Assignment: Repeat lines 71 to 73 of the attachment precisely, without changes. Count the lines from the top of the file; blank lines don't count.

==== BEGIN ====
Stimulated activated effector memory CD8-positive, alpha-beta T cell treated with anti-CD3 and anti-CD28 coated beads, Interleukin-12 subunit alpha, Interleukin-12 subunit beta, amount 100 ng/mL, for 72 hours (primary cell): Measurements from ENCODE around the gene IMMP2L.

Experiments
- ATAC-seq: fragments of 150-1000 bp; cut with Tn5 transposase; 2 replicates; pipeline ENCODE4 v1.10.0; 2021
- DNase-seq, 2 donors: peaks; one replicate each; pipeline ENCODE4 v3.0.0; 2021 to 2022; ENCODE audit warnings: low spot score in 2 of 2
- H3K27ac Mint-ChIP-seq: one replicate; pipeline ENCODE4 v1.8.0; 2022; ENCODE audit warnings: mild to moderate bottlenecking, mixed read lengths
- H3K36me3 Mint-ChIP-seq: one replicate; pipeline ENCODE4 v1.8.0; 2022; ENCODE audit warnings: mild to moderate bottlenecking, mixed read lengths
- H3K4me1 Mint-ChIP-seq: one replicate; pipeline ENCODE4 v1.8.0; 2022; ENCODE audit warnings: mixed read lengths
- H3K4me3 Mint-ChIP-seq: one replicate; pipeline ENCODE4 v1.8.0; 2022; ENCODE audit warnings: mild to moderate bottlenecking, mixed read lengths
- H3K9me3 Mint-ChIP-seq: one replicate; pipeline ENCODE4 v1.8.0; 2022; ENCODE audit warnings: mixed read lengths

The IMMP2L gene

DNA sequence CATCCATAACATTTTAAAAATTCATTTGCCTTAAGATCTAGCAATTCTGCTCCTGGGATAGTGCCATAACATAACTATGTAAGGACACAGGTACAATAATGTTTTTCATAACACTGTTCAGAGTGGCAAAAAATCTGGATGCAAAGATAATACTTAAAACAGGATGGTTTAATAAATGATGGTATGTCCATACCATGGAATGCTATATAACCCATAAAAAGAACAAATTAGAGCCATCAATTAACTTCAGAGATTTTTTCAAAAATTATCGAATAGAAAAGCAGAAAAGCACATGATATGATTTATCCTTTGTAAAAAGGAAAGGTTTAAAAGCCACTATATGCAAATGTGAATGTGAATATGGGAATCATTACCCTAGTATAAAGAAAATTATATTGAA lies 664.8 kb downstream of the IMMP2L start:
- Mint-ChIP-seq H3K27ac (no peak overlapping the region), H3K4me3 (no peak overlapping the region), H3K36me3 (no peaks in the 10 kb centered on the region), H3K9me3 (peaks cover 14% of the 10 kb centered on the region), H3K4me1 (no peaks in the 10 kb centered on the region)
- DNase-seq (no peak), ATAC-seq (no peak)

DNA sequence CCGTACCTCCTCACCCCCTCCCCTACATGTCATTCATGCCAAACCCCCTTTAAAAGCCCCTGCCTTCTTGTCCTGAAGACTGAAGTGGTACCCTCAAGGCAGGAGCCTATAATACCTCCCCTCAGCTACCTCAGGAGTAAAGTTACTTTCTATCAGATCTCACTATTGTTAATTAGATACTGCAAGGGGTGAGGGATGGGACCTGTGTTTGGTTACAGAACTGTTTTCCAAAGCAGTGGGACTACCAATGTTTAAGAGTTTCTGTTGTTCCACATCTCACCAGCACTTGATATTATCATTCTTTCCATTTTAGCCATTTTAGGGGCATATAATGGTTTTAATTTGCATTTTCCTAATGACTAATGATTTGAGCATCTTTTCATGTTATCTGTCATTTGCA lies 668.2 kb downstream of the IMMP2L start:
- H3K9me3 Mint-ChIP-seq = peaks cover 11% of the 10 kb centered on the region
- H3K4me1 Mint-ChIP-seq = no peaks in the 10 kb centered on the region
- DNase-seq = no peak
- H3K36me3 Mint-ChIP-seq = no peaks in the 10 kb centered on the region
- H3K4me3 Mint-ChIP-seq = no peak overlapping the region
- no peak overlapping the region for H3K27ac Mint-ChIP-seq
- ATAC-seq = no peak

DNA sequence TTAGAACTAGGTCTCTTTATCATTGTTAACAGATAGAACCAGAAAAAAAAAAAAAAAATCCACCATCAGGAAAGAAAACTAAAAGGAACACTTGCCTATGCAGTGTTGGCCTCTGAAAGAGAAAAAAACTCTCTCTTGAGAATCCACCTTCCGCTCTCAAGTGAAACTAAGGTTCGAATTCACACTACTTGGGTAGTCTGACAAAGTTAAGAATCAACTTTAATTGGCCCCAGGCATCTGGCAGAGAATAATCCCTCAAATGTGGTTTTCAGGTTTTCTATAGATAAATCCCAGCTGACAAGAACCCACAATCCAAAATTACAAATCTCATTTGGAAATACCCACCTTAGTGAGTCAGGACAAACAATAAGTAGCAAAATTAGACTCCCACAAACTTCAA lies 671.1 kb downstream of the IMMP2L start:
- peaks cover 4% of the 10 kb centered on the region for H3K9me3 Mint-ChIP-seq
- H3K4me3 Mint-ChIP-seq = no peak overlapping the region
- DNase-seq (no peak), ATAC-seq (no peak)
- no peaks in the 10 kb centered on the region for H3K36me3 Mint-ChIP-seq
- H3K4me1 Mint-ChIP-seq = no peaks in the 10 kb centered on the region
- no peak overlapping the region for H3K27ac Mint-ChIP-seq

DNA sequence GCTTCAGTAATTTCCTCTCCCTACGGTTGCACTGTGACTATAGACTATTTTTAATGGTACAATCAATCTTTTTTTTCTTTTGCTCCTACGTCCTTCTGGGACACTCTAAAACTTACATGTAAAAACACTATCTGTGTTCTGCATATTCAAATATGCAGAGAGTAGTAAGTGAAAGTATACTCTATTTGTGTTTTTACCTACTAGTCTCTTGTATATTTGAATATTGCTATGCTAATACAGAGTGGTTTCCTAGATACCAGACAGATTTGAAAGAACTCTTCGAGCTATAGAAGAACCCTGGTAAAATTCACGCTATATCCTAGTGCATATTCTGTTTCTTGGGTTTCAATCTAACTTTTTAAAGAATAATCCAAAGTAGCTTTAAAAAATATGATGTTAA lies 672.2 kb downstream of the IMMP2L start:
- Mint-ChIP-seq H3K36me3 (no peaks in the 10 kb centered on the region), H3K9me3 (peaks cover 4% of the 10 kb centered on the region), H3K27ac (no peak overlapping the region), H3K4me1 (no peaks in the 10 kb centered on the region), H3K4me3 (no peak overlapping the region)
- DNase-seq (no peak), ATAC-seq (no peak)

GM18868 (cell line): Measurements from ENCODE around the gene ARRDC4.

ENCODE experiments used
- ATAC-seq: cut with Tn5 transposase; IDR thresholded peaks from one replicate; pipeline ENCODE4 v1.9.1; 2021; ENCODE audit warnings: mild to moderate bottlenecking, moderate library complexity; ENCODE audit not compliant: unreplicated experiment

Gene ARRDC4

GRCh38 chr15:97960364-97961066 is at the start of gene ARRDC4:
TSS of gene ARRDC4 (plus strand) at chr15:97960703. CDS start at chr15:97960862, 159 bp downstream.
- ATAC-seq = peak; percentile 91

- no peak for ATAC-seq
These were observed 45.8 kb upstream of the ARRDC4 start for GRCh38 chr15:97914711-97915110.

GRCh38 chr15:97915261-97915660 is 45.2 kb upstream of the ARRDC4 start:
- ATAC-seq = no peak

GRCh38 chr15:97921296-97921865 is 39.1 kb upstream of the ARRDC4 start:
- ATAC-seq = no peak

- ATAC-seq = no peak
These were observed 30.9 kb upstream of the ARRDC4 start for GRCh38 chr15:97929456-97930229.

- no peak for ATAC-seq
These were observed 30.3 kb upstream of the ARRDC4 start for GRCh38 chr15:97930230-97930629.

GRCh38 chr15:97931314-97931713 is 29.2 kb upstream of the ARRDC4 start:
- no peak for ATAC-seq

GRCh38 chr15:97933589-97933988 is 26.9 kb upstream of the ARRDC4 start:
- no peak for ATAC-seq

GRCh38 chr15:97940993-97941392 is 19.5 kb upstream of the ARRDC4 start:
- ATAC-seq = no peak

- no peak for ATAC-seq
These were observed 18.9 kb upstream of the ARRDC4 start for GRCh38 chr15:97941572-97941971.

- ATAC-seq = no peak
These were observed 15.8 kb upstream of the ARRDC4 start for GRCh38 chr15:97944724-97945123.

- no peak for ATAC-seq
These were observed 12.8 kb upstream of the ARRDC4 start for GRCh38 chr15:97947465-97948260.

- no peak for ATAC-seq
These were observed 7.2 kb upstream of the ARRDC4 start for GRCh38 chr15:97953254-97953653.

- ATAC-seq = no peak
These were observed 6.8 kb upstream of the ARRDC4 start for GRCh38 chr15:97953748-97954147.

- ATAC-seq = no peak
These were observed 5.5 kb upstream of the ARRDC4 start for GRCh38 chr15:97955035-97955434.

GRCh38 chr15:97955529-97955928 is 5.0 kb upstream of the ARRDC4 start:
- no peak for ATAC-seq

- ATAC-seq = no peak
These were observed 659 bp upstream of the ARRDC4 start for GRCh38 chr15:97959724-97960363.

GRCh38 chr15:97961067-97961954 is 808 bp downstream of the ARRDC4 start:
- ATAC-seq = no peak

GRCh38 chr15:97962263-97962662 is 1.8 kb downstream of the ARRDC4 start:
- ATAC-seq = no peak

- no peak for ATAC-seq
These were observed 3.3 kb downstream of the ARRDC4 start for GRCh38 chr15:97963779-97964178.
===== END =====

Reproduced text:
GRCh38 chr15:97961067-97961954 is 808 bp downstream of the ARRDC4 start:
- ATAC-seq = no peak

GRCh38 chr15:97962263-97962662 is 1.8 kb downstream of the ARRDC4 start: